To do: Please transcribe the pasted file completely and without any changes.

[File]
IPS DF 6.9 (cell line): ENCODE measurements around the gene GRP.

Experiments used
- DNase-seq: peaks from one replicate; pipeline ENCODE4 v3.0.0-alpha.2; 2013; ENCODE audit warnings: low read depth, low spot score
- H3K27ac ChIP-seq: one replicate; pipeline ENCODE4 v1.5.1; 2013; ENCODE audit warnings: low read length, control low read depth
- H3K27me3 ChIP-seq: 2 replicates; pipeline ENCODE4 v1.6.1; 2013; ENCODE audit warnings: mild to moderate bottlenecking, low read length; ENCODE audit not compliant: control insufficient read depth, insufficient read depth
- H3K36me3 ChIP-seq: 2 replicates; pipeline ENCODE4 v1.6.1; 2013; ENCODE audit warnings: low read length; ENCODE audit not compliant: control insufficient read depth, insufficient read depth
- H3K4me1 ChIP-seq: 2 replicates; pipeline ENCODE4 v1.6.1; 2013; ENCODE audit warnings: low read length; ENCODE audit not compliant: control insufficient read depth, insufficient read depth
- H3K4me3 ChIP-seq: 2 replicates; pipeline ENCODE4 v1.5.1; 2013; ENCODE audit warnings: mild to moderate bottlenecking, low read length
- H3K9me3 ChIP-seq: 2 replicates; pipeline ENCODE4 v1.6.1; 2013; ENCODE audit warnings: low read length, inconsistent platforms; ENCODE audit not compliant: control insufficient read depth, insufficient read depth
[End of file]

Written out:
IPS DF 6.9 (cell line): ENCODE measurements around the gene GRP.

Experiments used
- DNase-seq: peaks from one replicate; pipeline ENCODE4 v3.0.0-alpha.2; 2013; ENCODE audit warnings: low read depth, low spot score
- H3K27ac ChIP-seq: one replicate; pipeline ENCODE4 v1.5.1; 2013; ENCODE audit warnings: low read length, control low read depth
- H3K27me3 ChIP-seq: 2 replicates; pipeline ENCODE4 v1.6.1; 2013; ENCODE audit warnings: mild to moderate bottlenecking, low read length; ENCODE audit not compliant: control insufficient read depth, insufficient read depth
- H3K36me3 ChIP-seq: 2 replicates; pipeline ENCODE4 v1.6.1; 2013; ENCODE audit warnings: low read length; ENCODE audit not compliant: control insufficient read depth, insufficient read depth
- H3K4me1 ChIP-seq: 2 replicates; pipeline ENCODE4 v1.6.1; 2013; ENCODE audit warnings: low read length; ENCODE audit not compliant: control insufficient read depth, insufficient read depth
- H3K4me3 ChIP-seq: 2 replicates; pipeline ENCODE4 v1.5.1; 2013; ENCODE audit warnings: mild to moderate bottlenecking, low read length
- H3K9me3 ChIP-seq: 2 replicates; pipeline ENCODE4 v1.6.1; 2013; ENCODE audit warnings: low read length, inconsistent platforms; ENCODE audit not compliant: control insufficient read depth, insufficient read depth